Ibizan Hound

The Ibizan Hound (pronounced either Eye-Bees-An or Eye-Beeth-An) is native to the Balearic Islands of Spain, where it has long been a hunter of rabbits.  Also known as the Podenco Ibicenco, Ibizan Warren Hound, or Beezer, the Ibizan Hound is generally considered to be one of the most ancient of all dog breeds.  These dogs existed in virtual isolation on the Balearic Islands for centuries, but are now developing a worldwide following.

Breed Information

Breed Basics

Country of Origin: 
Large 35-55 lb
12 to 15 Years
Difficult to Train
Energy Level: 
Medium Energy
Protective Ability: 
Fairly Laid Back
Hypoallergenic Breed: 
Space Requirements: 
House with Yard
Compatibility With Other Pets: 
Friendly With Other Pets
Likely To Chase Or Injure Non-Canine Pets
May Have Problems With Non-Canine Pets
Not Recommended For Homes With Small Animals
Litter Size: 
4-8 puppies
Ca Eivissenc, Podenco Ibicenco, Ibizan Warren Hound, Beezer,


46-55lbs, 23½-27½ inches
40-50 lbs, 22½-26 inches

Kennel Clubs and Recognition

American Kennel Club: 
ANKC (Australian National Kennel Council): 
CKC(Canadian Kennel Club): 
FCI (Federation Cynologique Internationale): 
KC (The Kennel Club): 
NZKC (New Zealand Kennel Club): 
UKC (United Kennel Club): 


Much of what is now said about the history of the Ibizan Hound is almost completely devoid of historical or archaeological evidence.  What is known for sure is that the breed developed on the Balearic Islands off the coast of Spain, and is many centuries old.  Common wisdom states that the breed was developed in Ancient Egypt, and was brought to the Balearic Islands by Phoenician traders many centuries before the birth of Christ.  The breed remained in isolation on these islands, making it one of the oldest of all dog breeds.  There is some evidence to support this theory and also evidence to dispute it.

It is known that the Ancient Egyptians kept dogs, and in fact worshipped them
It is highly likely that the relationship between the Egyptian and their dogs predated the advent of agriculture in the area; however, they may have been introduced later from the neighboring area of Levant (most of modern Lebanon, Syria, Jordan, Israel, the Palestinian Territories, and sometimes parts of Turkey and Iraq).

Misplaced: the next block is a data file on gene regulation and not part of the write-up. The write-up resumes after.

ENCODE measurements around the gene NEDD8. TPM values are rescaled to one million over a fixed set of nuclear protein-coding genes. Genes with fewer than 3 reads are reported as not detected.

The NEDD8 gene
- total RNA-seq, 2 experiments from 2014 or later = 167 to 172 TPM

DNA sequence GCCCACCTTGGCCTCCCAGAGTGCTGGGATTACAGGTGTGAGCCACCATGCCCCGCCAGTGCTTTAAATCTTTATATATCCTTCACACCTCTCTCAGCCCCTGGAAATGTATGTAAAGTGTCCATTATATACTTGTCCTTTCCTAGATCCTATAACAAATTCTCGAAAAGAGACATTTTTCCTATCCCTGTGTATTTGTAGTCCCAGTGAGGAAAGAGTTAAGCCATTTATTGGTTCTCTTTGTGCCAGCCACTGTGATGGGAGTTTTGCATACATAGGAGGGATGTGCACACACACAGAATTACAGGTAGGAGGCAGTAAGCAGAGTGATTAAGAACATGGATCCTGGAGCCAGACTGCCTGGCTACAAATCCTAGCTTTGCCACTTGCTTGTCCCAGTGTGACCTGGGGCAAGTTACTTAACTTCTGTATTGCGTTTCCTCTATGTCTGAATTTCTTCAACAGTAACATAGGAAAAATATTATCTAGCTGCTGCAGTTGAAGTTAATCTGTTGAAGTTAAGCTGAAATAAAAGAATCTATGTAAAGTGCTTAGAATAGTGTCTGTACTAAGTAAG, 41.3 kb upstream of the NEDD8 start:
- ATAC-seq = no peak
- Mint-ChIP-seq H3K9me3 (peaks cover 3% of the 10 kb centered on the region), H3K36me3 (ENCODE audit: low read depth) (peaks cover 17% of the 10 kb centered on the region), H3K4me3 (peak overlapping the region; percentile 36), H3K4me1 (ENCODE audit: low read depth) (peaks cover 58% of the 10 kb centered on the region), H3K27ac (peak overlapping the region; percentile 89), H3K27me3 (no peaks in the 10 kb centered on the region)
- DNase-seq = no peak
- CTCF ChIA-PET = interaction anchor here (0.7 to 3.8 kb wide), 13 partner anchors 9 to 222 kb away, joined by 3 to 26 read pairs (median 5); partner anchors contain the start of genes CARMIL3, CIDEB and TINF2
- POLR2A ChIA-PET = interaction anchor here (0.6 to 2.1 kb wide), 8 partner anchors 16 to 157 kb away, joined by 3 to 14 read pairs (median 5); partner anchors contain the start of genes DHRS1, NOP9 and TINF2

Much as they are today, dogs were a part of the culture of ancient Egypt; there are countless depictions of dogs on Egyptian tombs, pottery, and other relics, and many thousands of mummified dogs have also been uncovered.  These mummies, created as offerings to the gods were thought to provide companionship in the afterlife. So revered were these early canines by their Egyptian masters that dog cemeteries have also been discovered.  It is obvious that the Egyptians cared for their dogs, as archaeologists have been able to translate the names of some individual dogs.  Some names imply the dog’s abilities, such as Good-Herdsman.  Others describe the dog’s appearance, such as Antelope and Blacky.  A few are numerical, such as The Fifth.  Many imply great affection, such as Reliable, Brave One, and North-Wind.  Finally, a few show us that the Egyptians too had a sense of humor, as at least one dog was named Useless.

Depictions of several different types of dog can be found from Egypt.  There are dogs which resemble today’s Mastiffs, and were likely used for similar purposes.  Dogs are shown fighting in battle alongside their human masters.  Some dogs were obviously herders.  One of the most commonly shown dogs was the Egyptian Hunting Dog.  Ownership of these dogs may have been restricted to the nobility, but they may have also been possessed by others.  The Egyptian Hunting Dog was apparently used primarily to hunt antelope, but may have been used to hunt other game such as rabbit, hyrax, birds, and wolves as well. Working in much the same was as a modern day sighthound, the Egyptian Hunting dog found its prey by using its eyes to detect movement and then used its speed to run it down.
The Egyptian Hunting Dog also closely resembled modern day sighthounds such as the Saluki; save the formers upright, prick ears. It is impossible to deny that the modern day Ibizan Hound closely resembles depictions of the Egyptian Hunting Dog.  It is often said that the head of the god Anubis also resembles an Ibizan Hound, but Anubis was a jackal, not a dog.  Although the physical similarities and shared hunting style of the two breeds would suggest a relationship between the Ibizan Hound and the Egyptian Hunting Dog, it may simply be a case of coincidence and not relation.